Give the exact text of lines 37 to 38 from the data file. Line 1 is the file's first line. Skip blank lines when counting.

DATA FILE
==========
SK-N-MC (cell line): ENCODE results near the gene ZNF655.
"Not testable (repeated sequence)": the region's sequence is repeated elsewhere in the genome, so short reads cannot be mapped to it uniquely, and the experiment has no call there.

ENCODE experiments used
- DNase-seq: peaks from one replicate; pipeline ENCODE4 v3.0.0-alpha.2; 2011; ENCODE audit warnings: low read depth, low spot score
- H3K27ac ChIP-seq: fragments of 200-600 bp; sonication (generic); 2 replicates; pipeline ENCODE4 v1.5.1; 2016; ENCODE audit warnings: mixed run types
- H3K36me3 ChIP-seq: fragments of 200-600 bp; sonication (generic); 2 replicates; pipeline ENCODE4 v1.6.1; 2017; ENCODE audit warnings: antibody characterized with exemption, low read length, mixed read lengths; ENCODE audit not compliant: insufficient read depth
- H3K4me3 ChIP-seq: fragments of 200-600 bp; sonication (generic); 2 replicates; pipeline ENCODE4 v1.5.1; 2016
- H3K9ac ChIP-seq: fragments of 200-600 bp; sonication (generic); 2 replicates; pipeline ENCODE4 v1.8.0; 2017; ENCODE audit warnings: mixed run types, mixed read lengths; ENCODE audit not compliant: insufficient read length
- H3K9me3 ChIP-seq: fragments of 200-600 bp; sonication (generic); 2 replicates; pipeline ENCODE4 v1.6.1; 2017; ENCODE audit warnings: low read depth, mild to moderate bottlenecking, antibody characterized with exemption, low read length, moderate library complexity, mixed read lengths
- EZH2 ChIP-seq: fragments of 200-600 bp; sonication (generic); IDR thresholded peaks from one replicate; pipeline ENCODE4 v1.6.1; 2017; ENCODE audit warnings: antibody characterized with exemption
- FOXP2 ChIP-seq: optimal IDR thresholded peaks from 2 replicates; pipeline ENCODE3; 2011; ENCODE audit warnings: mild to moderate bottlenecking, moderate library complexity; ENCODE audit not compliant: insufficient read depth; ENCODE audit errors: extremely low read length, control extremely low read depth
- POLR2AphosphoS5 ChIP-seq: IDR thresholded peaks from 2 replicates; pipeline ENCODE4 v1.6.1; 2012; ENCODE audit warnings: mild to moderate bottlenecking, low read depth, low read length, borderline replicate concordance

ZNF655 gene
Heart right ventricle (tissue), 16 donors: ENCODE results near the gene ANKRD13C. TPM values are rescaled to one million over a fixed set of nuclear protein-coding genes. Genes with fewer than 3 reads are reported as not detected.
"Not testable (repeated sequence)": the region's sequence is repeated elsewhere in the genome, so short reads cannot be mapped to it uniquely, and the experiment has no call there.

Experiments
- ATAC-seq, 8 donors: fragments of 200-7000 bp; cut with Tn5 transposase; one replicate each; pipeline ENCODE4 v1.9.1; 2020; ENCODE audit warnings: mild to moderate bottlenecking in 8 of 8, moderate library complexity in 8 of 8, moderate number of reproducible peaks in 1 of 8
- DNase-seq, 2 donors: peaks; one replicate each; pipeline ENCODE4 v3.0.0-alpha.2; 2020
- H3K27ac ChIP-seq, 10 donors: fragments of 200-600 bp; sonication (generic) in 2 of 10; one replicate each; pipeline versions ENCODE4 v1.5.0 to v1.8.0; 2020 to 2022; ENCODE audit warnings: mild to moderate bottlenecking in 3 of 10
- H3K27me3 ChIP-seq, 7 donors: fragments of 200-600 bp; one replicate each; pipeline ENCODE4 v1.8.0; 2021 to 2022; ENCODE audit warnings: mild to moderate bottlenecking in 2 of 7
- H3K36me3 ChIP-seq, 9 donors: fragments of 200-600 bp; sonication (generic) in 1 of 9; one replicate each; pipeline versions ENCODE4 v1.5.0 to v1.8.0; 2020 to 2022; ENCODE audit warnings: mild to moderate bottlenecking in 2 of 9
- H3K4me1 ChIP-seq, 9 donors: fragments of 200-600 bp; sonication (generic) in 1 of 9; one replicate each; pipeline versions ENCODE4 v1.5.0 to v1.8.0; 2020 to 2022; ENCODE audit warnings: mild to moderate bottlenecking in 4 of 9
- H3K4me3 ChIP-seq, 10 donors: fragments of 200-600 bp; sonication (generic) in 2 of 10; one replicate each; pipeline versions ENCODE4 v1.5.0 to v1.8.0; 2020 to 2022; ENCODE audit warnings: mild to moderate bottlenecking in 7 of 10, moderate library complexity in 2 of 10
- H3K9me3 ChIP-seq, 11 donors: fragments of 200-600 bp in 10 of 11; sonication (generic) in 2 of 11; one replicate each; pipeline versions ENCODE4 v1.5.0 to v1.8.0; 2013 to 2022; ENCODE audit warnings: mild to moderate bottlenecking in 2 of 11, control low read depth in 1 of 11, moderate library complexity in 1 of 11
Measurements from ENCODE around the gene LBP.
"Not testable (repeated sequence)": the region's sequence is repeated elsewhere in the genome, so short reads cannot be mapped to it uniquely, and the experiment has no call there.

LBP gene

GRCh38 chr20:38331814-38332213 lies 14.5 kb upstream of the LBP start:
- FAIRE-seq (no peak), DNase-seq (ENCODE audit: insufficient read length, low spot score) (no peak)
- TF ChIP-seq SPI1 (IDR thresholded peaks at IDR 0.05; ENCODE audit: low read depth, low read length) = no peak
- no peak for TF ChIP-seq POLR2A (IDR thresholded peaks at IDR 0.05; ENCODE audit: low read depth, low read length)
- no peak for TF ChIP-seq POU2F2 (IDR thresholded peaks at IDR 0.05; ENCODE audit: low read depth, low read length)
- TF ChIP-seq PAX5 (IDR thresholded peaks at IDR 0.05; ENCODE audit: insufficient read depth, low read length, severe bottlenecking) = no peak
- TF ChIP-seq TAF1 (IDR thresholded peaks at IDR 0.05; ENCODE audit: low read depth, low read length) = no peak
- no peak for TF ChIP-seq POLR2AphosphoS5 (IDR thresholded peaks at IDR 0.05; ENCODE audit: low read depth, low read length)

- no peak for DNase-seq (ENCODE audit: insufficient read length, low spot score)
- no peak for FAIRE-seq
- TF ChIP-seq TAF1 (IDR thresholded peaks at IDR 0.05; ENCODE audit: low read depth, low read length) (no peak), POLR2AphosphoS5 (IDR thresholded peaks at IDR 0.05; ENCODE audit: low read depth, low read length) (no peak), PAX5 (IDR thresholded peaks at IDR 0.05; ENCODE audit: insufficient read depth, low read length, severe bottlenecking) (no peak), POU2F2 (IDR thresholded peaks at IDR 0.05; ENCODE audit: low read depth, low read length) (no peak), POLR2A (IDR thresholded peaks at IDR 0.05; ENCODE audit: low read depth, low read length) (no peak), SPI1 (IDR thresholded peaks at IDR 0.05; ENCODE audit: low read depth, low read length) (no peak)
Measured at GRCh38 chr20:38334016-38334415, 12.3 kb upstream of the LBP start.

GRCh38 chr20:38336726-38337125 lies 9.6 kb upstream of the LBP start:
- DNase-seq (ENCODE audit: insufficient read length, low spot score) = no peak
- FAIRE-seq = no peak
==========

- no peak for FAIRE-seq
- TF ChIP-seq TAF1 (IDR thresholded peaks at IDR 0.05; ENCODE audit: low read depth, low read length) (no peak), POLR2AphosphoS5 (IDR thresholded peaks at IDR 0.05; ENCODE audit: low read depth, low read length) (no peak), PAX5 (IDR thresholded peaks at IDR 0.05; ENCODE audit: insufficient read depth, low read length, severe bottlenecking) (no peak), POU2F2 (IDR thresholded peaks at IDR 0.05; ENCODE audit: low read depth, low read length) (no peak), POLR2A (IDR thresholded peaks at IDR 0.05; ENCODE audit: low read depth, low read length) (no peak), SPI1 (IDR thresholded peaks at IDR 0.05; ENCODE audit: low read depth, low read length) (no peak)